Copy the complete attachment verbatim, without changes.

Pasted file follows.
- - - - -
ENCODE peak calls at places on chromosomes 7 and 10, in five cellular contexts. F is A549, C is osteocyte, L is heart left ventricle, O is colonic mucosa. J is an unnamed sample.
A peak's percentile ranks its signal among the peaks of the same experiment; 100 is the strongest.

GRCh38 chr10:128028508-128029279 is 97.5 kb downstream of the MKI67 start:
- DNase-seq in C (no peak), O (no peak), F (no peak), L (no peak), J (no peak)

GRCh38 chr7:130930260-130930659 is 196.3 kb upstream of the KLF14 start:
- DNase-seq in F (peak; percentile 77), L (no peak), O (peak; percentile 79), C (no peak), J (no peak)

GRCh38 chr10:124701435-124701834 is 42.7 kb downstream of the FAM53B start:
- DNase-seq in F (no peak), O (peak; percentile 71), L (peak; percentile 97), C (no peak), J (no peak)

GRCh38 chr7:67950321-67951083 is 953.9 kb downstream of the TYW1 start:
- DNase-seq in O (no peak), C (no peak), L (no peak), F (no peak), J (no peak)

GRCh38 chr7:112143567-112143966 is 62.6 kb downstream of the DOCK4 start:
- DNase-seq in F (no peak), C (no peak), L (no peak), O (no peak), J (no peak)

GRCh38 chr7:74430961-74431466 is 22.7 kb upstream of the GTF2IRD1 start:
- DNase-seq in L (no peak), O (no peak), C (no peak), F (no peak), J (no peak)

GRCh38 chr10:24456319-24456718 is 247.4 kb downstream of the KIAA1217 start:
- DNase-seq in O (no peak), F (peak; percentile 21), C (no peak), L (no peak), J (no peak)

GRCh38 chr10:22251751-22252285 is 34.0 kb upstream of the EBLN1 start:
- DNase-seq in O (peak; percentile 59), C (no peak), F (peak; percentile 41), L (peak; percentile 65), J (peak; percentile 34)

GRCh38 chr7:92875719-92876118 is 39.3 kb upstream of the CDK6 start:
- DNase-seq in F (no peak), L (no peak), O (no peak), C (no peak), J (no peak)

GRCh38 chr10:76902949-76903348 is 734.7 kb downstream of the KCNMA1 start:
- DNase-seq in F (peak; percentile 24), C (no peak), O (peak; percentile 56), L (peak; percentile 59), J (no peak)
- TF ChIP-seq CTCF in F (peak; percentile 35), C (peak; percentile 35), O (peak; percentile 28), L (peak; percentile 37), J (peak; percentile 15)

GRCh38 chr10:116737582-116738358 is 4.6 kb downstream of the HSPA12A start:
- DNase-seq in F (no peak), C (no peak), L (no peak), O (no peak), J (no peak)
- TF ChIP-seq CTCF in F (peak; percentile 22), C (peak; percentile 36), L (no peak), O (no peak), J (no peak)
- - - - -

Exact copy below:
ENCODE peak calls at places on chromosomes 7 and 10, in five cellular contexts. F is A549, C is osteocyte, L is heart left ventricle, O is colonic mucosa. J is an unnamed sample.
A peak's percentile ranks its signal among the peaks of the same experiment; 100 is the strongest.

GRCh38 chr10:128028508-128029279 is 97.5 kb downstream of the MKI67 start:
- DNase-seq in C (no peak), O (no peak), F (no peak), L (no peak), J (no peak)

GRCh38 chr7:130930260-130930659 is 196.3 kb upstream of the KLF14 start:
- DNase-seq in F (peak; percentile 77), L (no peak), O (peak; percentile 79), C (no peak), J (no peak)

GRCh38 chr10:124701435-124701834 is 42.7 kb downstream of the FAM53B start:
- DNase-seq in F (no peak), O (peak; percentile 71), L (peak; percentile 97), C (no peak), J (no peak)

GRCh38 chr7:67950321-67951083 is 953.9 kb downstream of the TYW1 start:
- DNase-seq in O (no peak), C (no peak), L (no peak), F (no peak), J (no peak)

GRCh38 chr7:112143567-112143966 is 62.6 kb downstream of the DOCK4 start:
- DNase-seq in F (no peak), C (no peak), L (no peak), O (no peak), J (no peak)

GRCh38 chr7:74430961-74431466 is 22.7 kb upstream of the GTF2IRD1 start:
- DNase-seq in L (no peak), O (no peak), C (no peak), F (no peak), J (no peak)

GRCh38 chr10:24456319-24456718 is 247.4 kb downstream of the KIAA1217 start:
- DNase-seq in O (no peak), F (peak; percentile 21), C (no peak), L (no peak), J (no peak)

GRCh38 chr10:22251751-22252285 is 34.0 kb upstream of the EBLN1 start:
- DNase-seq in O (peak; percentile 59), C (no peak), F (peak; percentile 41), L (peak; percentile 65), J (peak; percentile 34)

GRCh38 chr7:92875719-92876118 is 39.3 kb upstream of the CDK6 start:
- DNase-seq in F (no peak), L (no peak), O (no peak), C (no peak), J (no peak)

GRCh38 chr10:76902949-76903348 is 734.7 kb downstream of the KCNMA1 start:
- DNase-seq in F (peak; percentile 24), C (no peak), O (peak; percentile 56), L (peak; percentile 59), J (no peak)
- TF ChIP-seq CTCF in F (peak; percentile 35), C (peak; percentile 35), O (peak; percentile 28), L (peak; percentile 37), J (peak; percentile 15)

GRCh38 chr10:116737582-116738358 is 4.6 kb downstream of the HSPA12A start:
- DNase-seq in F (no peak), C (no peak), L (no peak), O (no peak), J (no peak)
- TF ChIP-seq CTCF in F (peak; percentile 22), C (peak; percentile 36), L (no peak), O (no peak), J (no peak)